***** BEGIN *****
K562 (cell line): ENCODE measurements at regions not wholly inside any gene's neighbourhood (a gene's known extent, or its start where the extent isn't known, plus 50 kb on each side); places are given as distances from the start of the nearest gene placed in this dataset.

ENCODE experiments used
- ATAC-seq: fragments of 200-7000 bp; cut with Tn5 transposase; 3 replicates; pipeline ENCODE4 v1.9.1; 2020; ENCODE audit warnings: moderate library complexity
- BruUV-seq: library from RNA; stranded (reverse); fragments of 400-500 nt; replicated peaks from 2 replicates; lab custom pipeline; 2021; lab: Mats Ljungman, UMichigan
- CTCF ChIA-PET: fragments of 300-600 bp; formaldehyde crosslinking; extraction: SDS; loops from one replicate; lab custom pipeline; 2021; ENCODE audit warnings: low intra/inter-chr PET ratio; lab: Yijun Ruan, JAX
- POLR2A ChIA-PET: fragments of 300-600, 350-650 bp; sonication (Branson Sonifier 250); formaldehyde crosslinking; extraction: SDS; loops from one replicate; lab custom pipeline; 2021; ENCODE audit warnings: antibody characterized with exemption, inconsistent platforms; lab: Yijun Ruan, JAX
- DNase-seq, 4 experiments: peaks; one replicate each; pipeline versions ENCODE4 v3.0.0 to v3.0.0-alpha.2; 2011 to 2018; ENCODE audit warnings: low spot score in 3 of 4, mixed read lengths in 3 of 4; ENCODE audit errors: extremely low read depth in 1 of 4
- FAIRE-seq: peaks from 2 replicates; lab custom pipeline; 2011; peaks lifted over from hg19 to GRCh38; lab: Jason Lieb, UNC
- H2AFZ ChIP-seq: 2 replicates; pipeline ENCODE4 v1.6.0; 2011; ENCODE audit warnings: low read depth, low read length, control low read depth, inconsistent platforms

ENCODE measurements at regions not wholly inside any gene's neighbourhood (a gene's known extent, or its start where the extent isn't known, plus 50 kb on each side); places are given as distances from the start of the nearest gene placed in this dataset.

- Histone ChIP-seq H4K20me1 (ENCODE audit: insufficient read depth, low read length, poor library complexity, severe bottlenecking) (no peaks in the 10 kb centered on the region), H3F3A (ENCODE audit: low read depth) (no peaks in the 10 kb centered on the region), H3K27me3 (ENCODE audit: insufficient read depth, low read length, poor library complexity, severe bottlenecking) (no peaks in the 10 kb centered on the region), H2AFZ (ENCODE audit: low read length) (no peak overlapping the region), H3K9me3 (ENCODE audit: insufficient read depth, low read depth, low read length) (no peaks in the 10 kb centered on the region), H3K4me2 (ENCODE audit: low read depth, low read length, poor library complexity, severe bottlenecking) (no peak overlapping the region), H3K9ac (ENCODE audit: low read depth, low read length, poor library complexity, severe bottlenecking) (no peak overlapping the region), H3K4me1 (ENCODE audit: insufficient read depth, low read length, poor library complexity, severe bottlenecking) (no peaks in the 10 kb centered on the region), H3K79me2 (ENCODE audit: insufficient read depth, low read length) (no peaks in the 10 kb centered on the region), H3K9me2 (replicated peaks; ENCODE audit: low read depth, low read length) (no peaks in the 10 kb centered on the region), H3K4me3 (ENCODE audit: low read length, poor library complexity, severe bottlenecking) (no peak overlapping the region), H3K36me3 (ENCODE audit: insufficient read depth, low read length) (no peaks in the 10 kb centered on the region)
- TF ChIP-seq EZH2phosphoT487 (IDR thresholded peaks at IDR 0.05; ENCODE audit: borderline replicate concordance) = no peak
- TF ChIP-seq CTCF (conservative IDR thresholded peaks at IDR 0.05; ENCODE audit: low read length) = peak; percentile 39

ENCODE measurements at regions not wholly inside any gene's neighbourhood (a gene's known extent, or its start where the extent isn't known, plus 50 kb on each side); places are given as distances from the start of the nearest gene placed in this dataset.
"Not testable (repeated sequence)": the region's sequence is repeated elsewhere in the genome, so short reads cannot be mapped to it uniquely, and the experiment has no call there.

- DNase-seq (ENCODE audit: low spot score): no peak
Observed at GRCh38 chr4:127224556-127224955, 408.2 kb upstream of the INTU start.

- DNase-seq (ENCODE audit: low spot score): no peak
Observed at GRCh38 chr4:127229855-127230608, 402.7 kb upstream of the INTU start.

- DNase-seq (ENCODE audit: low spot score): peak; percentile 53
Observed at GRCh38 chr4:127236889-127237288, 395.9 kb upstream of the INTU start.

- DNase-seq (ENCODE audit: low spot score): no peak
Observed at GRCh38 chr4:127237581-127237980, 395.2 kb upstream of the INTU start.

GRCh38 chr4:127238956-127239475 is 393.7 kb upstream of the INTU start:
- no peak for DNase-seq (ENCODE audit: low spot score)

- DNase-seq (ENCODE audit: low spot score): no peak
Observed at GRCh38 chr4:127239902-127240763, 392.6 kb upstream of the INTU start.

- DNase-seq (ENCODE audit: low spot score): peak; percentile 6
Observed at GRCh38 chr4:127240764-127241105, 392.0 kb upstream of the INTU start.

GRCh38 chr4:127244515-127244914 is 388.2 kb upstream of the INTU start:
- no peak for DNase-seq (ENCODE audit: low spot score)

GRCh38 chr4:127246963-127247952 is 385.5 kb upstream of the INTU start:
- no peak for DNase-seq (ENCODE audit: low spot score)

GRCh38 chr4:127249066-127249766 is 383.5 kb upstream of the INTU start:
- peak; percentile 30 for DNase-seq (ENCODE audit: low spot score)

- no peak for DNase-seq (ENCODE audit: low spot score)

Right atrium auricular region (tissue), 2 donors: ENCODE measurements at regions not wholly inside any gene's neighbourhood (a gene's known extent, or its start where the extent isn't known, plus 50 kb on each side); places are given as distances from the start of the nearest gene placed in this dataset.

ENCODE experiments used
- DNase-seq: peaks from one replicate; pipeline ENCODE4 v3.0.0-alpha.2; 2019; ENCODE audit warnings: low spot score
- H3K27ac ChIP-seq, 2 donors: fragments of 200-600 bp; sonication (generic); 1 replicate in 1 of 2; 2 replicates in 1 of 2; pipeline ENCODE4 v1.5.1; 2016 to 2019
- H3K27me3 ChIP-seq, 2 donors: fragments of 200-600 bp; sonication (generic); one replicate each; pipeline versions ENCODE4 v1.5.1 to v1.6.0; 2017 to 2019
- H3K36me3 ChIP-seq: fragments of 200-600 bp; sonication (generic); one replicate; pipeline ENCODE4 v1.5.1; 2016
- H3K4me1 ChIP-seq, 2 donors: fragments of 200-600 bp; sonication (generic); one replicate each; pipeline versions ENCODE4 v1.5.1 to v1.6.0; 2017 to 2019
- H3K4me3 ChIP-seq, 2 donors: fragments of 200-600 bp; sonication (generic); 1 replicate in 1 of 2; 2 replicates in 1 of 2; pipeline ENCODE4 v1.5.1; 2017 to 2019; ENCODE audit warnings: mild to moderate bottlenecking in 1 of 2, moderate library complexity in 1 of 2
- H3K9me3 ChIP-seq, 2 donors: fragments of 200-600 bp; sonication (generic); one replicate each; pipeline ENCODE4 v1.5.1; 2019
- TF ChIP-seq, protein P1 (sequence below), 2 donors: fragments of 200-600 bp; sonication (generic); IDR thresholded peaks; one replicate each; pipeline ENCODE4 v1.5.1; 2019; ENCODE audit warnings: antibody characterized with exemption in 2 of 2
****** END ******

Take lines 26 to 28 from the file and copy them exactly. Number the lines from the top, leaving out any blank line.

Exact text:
- DNase-seq (ENCODE audit: low spot score): no peak
Observed at GRCh38 chr4:127239902-127240763, 392.6 kb upstream of the INTU start.

- DNase-seq (ENCODE audit: low spot score): peak; percentile 6